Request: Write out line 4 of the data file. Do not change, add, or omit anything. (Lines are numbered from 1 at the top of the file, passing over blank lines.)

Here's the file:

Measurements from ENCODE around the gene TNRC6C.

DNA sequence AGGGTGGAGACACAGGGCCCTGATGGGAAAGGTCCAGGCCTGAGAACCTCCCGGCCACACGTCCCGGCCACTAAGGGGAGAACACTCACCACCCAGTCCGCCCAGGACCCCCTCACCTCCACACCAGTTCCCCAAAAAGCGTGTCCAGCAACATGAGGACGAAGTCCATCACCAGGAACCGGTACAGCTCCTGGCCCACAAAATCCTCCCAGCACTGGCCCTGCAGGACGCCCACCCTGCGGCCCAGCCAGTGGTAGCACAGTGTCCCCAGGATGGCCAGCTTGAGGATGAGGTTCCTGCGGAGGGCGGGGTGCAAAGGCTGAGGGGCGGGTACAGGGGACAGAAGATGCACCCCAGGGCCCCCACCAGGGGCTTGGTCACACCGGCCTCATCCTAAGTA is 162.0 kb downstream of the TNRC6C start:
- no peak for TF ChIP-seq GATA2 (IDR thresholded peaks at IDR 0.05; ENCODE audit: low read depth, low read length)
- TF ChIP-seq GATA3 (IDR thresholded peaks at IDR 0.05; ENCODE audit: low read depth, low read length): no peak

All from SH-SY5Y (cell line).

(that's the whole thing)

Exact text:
- TF ChIP-seq GATA3 (IDR thresholded peaks at IDR 0.05; ENCODE audit: low read depth, low read length): no peak